- ItemA Comparison Of Students' Success In Emporium Model Developmental Mathematics Courses Versus Traditional Developmental Mathematics Courses(2016) English, Susan Elaine; Gulley, Needham Y; Community College Leadership Program; Doctor of EducationIn order to increase degree completion, today's effective developmental programs are focused on accelerating student progress through developmental courses, contextualizing instruction, and providing supplemental supports (American Association of Community Colleges, 2014; Rutschow & Schneider, 2011). The need to study redesign efforts in developmental mathematics is evident as more students arrive at the community college academically underprepared in this content area (Community College Research Center [CCRC], 2014b). Specifically for developmental mathematics, many community colleges and state systems have replaced the traditional delivery method with the Emporium Model, an instructional model designed to improve course completion through mastery learning, accelerated progress, and active learning (The National Center for Academic Transformation [NCAT], n.d.). This quantitative ex post facto study investigated the effects on student success metrics of redesigned developmental mathematics courses at a large multi-campus community college in North Carolina utilizing the Emporium Model. The study compared the student success metrics from those students participating in a traditional developmental mathematics course versus a redesigned Emporium Model developmental mathematics course. The problem addressed by this study was student completion as impacted by developmental education, specifically developmental mathematics. This causal-comparative study was undergirded by Kuh, Kinzie, Buckley, Bridges and Hayek's (2006) student engagement theory. With focus toward student behaviors and institutional conditions, the theory specifically includes instructional methods as an institutional condition impacting student engagement. This study focused on varying delivery methods in developmental mathematics courses, a key institutional practice with high impact on student success. Both descriptive and inferential statistics (t-test and chi square test) were used for this study. At the p < .05 level of significance, this researcher found significant differences in student success outcomes resulting in better results for students who participated in the Emporium Model. These positive results included improved developmental course success rates, completion of developmental requirements, and first college-level mathematics course grade. Mixed results were found in students' time to complete developmental coursework and persistence status. The results of the study revealed student success outcomes are positively impacted by the utilization of the Emporium Model.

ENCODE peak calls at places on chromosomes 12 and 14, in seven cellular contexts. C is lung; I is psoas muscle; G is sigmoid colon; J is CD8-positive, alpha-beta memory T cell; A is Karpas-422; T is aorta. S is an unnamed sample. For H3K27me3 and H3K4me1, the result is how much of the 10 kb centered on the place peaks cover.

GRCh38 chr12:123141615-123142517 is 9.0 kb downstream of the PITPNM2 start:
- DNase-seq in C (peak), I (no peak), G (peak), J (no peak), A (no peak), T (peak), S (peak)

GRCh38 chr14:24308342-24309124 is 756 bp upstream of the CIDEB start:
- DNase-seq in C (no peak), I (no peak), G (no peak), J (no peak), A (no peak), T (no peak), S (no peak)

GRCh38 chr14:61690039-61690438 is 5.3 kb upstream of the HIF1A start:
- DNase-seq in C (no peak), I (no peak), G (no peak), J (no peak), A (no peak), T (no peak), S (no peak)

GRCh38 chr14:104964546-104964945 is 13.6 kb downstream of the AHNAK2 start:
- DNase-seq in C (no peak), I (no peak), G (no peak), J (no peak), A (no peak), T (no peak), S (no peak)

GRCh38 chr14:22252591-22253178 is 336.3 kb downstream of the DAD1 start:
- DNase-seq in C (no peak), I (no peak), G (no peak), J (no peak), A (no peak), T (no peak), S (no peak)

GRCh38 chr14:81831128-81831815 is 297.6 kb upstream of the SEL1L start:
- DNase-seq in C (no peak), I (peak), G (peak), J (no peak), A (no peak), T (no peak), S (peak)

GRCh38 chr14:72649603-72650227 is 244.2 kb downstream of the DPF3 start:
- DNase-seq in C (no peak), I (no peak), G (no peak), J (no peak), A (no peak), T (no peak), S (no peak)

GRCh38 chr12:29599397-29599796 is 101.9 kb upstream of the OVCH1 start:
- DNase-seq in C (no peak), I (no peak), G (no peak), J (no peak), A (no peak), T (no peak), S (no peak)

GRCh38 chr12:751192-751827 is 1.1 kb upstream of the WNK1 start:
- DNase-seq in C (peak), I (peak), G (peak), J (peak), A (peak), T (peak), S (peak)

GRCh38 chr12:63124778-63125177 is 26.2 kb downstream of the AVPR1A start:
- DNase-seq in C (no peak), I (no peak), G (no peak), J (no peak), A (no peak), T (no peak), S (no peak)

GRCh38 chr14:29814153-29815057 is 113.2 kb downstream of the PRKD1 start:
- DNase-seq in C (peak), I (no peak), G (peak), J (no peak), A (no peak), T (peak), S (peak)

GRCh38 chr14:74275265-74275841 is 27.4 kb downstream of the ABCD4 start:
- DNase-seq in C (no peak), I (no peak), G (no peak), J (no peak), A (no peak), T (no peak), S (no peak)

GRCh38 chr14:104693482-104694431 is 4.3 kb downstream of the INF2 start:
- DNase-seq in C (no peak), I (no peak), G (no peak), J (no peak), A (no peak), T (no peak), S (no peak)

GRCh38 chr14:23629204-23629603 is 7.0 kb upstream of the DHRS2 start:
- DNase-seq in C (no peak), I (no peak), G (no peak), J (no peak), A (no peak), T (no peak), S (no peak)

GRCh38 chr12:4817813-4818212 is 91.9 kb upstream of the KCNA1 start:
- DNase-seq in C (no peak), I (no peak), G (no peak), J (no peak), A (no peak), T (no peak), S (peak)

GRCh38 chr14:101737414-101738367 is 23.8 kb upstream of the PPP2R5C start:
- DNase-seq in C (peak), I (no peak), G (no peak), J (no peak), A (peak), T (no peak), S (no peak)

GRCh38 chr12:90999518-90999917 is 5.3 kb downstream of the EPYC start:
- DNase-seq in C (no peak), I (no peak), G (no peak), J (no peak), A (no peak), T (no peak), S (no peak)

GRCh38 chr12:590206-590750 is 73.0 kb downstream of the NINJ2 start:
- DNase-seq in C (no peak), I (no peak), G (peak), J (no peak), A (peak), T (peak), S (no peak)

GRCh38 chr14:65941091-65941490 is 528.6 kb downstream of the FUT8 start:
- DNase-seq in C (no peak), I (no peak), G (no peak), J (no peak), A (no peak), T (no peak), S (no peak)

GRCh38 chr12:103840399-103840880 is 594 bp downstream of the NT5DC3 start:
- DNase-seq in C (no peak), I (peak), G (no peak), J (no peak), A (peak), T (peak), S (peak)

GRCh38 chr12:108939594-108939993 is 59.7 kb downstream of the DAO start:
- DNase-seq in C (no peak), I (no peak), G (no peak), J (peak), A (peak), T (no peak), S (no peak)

- ItemA comparison of the academic success between community college transfer and native students enrolled at Morgan State University from 1999-2004.(2006-06-15) Morris, Stacie Alice; McKay, Sylvester E.; Doctor of Education
- ItemA comparison of the academic success of transfer and nontransfer students at a four-year historically Black institution.(2011-05-18) De Laine, A. Lois; Haynes, James; Doctor of Education